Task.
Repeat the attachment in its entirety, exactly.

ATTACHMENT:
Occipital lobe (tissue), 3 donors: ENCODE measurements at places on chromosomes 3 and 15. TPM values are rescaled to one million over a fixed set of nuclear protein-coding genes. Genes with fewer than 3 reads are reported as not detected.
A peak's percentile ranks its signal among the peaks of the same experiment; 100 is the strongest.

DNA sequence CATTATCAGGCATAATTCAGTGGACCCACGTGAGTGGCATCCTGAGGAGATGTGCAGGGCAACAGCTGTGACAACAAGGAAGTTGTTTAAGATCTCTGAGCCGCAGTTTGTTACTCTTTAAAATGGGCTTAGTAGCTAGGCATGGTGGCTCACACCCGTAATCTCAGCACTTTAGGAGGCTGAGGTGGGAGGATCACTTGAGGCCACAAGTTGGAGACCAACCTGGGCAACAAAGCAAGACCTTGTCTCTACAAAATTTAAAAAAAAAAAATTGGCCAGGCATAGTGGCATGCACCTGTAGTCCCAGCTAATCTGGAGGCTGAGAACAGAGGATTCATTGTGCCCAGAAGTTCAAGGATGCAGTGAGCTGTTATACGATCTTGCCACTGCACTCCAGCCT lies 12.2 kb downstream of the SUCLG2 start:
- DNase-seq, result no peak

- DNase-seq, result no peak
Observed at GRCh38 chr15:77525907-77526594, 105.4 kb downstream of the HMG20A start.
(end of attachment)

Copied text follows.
Occipital lobe (tissue), 3 donors: ENCODE measurements at places on chromosomes 3 and 15. TPM values are rescaled to one million over a fixed set of nuclear protein-coding genes. Genes with fewer than 3 reads are reported as not detected.
A peak's percentile ranks its signal among the peaks of the same experiment; 100 is the strongest.

DNA sequence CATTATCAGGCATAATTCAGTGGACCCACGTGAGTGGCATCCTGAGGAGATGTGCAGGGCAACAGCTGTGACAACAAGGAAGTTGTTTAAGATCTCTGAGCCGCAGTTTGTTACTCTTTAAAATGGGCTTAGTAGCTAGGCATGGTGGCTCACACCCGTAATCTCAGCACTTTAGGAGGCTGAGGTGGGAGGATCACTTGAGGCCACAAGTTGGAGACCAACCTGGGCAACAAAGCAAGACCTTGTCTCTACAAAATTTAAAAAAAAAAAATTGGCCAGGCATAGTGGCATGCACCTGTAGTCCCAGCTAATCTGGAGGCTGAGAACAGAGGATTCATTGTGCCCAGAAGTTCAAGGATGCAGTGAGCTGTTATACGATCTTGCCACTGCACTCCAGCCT lies 12.2 kb downstream of the SUCLG2 start:
- DNase-seq, result no peak

- DNase-seq, result no peak
Observed at GRCh38 chr15:77525907-77526594, 105.4 kb downstream of the HMG20A start.